Scientists at the University of Queensland have linked octopuses' behavior to unique brain properties To do this, the researchers analyzed tomographic images of the central nervous system of four species of cephalopods, which made it possible to compare the unique structures of the brain and associate them with behavior. The results of the scientific work are presented in an article published in the journal Current Biology.
Biologists have found that the brains of octopuses differ depending on where the species lives, how it interacts with other animals and at what time of day it is active. They analyzed the central nervous system of a deep-sea octopus, as well as a nocturnal mollusk and two reef dwellers awake during the day. It turned out that mental abilities significantly affect the anatomy of the brain.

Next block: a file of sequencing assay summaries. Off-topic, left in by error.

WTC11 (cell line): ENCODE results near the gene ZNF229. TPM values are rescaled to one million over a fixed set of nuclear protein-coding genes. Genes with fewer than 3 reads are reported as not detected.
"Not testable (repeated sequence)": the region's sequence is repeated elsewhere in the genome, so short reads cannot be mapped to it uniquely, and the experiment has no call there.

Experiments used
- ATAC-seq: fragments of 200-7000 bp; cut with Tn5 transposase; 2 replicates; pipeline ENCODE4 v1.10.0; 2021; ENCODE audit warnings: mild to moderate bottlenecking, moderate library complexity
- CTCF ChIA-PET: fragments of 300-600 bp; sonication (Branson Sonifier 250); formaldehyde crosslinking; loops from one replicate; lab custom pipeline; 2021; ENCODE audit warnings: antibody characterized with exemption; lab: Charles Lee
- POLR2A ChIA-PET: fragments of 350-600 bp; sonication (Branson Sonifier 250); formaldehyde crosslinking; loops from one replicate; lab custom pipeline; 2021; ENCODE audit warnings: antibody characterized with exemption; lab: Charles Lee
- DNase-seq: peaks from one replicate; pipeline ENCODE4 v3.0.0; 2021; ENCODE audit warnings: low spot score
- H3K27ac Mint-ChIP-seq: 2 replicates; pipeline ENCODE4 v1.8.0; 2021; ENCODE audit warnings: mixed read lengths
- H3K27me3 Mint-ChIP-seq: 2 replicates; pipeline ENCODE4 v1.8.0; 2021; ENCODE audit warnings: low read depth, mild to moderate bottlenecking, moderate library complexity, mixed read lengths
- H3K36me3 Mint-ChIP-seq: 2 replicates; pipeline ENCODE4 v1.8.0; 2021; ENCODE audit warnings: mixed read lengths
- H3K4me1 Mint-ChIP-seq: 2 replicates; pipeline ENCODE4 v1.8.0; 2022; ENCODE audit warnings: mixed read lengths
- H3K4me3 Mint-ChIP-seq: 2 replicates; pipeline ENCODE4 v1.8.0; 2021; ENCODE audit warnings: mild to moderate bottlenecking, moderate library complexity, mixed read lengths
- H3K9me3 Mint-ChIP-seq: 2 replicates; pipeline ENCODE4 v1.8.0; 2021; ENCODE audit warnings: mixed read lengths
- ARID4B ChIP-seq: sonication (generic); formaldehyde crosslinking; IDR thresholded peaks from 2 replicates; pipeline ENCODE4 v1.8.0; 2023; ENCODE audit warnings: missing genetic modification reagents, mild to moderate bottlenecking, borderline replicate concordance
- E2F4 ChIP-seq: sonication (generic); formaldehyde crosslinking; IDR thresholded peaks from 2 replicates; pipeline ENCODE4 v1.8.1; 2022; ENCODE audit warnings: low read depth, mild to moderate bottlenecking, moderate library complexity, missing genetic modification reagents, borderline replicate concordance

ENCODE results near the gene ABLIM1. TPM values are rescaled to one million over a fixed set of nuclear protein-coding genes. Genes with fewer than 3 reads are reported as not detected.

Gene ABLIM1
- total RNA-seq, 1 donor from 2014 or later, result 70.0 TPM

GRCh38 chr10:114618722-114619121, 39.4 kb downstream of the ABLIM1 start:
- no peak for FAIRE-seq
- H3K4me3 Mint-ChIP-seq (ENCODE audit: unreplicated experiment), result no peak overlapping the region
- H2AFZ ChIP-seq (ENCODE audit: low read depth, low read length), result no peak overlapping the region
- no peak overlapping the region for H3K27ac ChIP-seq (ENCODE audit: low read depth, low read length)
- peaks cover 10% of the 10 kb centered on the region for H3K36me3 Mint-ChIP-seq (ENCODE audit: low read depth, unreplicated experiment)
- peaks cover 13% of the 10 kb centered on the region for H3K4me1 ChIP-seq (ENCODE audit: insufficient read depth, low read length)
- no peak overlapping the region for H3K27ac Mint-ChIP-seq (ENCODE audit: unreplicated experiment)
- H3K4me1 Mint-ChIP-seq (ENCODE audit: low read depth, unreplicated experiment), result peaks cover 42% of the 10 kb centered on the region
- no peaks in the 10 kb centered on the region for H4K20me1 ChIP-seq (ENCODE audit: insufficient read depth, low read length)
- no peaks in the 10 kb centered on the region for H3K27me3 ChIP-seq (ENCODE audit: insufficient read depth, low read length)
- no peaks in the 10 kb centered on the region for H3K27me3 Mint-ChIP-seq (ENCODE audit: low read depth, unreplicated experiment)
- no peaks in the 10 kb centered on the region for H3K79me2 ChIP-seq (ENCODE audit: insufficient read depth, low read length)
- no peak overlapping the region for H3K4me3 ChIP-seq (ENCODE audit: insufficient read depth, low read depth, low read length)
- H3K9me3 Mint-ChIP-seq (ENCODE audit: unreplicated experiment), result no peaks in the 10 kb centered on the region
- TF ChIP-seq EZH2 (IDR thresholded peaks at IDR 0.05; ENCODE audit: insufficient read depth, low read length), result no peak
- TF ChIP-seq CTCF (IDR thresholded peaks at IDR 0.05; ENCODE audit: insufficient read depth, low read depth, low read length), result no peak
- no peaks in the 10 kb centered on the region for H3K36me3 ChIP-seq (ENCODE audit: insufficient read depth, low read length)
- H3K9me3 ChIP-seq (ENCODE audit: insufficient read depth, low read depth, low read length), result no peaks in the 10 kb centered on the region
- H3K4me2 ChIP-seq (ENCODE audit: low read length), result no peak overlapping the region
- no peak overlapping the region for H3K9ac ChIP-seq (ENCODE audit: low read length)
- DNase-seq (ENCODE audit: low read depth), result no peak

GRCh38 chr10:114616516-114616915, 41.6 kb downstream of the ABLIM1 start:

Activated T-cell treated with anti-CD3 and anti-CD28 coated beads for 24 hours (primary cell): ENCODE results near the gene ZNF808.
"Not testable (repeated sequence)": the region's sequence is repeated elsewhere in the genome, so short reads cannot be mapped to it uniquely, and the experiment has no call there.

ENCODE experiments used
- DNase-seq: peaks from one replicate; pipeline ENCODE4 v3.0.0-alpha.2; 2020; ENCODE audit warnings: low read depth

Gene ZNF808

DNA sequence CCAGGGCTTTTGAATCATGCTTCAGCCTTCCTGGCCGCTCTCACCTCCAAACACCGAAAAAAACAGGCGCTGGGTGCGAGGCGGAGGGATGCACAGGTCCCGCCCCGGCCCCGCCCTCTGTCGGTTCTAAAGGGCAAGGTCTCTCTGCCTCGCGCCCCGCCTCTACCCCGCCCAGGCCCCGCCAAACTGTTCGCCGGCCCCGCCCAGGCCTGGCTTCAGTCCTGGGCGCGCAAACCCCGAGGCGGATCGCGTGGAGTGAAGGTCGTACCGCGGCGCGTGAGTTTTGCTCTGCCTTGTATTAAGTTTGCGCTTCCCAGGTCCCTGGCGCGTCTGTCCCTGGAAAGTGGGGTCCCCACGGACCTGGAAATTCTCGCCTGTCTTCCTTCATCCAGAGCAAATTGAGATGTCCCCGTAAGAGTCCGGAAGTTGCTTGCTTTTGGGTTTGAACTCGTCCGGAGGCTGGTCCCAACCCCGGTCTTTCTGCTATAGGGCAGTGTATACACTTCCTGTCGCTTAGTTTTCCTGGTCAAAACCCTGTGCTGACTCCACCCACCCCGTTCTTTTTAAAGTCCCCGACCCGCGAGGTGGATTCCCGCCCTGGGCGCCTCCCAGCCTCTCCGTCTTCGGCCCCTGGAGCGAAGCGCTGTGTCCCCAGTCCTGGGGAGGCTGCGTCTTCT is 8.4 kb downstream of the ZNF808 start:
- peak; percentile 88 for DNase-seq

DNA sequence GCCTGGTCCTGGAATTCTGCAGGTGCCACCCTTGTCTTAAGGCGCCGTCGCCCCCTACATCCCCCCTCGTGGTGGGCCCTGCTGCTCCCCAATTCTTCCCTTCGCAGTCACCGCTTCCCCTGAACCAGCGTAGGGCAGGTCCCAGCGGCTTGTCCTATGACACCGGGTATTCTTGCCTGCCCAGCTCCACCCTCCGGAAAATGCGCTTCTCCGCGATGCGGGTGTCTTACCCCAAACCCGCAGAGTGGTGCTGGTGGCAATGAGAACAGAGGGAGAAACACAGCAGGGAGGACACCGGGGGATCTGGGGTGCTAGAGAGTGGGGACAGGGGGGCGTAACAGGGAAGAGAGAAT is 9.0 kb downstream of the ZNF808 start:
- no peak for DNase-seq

The octopus, found in deep waters, had a smooth brain, like the brain of marsupials and rodents, characterized by a slow pace of life and limited interaction with other animals. Reef octopuses had significantly larger brains, with some of the characteristics of primates, and adapted for complex visual tasks and social interaction in well-lit environments.
The ability to perceive and respond to gestures from other animal species during a joint hunting demonstrates that octopuses have complex cognitive abilities. For example, scientists have observed joint hunting with fish that live among corals. A larger surface area of the brain indicates a more complex nervous system and enhanced mental capacity.